Results and conclusions

The data shows that the neurotypical participants adjusted most easily to working with the cobot, for example adapting their working rhythm to that of the cobot and ultimately producing more components. However: "The best cooperation was achieved by a test person with autism spectrum disorder. This underlines how important it is to consider the individual strengths of each person when designing workstations to exploit synergies between human and machine," Prajod explains. Regarding the costs incurred by setting up customized working environments for employees, the scientist says: "The investment is worthwhile in any case - because even employees without restrictions benefit from such a measure, which could prevent absences due to illness, for example, in the long term". The study is now to be continued with a larger number of participants to confirm and expand the results of the initial study.


Frontiers | Behavioral patterns in robotic collaborative assembly: comparing neurotypical and Autism Spectrum Disorder participants (

Further Informationen

The MindBot project

MindBot aims to develop methods and solutions to promote the mental health of workers in Industry 4.0 who perform cooperative tasks with so-called cobots. Cobots are industrial robots that work together with humans in confined spaces - without separation by special protective equipment - in production and manufacturing. MindBot aims to design workplaces in such a way that the individual needs and abilities of employees are optimally supported. The aim is to avoid negative experiences in the workplace, such as stress or boredom, which can lead to a significant impairment of health in the long term. In particular, MindBot should also help to integrate people with autism spectrum disorders (ASD) into the world of work by improving the adaptability of the co-bots. MindBot was funded by the European Union.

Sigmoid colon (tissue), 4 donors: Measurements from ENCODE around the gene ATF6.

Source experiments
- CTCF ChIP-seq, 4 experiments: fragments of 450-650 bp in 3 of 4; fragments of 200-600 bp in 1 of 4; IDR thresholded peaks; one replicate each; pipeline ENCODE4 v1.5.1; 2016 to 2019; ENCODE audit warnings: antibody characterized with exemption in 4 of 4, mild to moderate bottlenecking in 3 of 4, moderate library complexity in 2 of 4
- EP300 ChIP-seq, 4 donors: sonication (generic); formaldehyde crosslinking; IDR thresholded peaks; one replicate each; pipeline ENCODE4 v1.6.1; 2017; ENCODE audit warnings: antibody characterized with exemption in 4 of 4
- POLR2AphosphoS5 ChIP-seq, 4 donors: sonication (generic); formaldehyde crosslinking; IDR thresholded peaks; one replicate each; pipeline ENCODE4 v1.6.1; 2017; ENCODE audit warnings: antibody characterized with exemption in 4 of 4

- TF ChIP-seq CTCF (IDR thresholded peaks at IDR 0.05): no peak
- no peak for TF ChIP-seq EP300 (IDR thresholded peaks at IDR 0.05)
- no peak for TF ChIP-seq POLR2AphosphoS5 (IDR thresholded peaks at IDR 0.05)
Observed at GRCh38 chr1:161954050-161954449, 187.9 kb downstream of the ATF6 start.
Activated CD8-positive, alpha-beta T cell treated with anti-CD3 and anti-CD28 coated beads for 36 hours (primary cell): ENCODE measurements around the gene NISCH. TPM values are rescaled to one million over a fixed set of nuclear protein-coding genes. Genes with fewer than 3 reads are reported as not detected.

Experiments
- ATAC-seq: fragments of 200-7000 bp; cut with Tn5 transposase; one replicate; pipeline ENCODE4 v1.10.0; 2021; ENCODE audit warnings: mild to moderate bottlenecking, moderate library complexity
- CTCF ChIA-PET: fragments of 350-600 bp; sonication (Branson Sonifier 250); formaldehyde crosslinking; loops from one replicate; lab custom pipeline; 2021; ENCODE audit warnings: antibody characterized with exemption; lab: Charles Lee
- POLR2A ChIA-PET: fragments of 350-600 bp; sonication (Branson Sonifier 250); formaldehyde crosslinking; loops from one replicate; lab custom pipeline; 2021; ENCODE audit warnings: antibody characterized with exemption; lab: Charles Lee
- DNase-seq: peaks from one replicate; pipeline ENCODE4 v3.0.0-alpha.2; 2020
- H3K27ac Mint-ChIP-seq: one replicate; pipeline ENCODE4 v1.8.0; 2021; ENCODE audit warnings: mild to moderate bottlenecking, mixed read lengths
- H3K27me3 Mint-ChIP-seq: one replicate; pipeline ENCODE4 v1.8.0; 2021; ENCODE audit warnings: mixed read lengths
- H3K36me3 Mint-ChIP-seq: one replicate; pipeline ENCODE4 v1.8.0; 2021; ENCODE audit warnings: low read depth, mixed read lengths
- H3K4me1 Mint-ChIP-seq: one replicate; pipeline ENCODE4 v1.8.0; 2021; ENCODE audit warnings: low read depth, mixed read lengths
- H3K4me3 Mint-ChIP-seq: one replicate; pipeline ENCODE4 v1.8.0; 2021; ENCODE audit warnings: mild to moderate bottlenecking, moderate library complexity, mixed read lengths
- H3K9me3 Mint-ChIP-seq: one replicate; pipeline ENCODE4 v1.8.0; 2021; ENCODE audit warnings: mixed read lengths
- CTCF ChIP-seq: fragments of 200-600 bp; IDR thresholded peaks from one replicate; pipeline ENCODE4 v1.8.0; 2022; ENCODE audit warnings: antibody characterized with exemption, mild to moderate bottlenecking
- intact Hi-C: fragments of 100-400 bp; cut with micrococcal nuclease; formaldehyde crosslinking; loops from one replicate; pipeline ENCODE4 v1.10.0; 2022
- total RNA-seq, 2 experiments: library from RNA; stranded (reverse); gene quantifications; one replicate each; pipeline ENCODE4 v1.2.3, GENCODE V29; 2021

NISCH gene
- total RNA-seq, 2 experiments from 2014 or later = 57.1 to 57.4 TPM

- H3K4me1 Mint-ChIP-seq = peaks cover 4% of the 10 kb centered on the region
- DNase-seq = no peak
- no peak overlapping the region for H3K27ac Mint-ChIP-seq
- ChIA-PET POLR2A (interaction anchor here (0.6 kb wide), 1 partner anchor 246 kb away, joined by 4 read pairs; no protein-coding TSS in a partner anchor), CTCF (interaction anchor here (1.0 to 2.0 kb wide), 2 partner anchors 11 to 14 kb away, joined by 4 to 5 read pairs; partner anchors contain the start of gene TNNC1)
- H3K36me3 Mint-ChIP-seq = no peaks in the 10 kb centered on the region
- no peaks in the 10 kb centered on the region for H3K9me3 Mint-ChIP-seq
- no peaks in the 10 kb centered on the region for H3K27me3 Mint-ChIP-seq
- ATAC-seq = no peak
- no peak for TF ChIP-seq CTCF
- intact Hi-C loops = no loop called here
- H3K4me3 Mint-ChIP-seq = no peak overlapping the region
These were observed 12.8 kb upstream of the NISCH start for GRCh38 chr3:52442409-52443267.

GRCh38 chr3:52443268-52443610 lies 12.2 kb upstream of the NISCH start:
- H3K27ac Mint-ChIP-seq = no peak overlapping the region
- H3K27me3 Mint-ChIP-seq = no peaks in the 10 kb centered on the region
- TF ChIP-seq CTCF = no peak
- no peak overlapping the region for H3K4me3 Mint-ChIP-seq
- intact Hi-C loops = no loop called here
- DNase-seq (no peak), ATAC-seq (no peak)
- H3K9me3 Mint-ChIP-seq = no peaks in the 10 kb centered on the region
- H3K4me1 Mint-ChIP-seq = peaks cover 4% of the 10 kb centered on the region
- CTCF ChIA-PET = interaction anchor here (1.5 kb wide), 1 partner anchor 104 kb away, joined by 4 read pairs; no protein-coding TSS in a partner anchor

The AI Production Network Augsburg

The AI Production Network Augsburg is an association of the University of Augsburg, the Fraunhofer Institute for Casting, Composite and Processing Technology IGCV, the Center for Lightweight Production Technology (ZLP) of German Aerospace Center (DLR) in Augsburg and the Augsburg Technical University of Applied Sciences. Regional industrial partners are also involved. The aim is to conduct joint research into AI-based production technologies at the interface between materials, manufacturing technologies, data-based modeling and digital business models. The AI Production Network Augsburg is being funded with 92 million euros from the Bavarian state government's High-Tech Agenda program.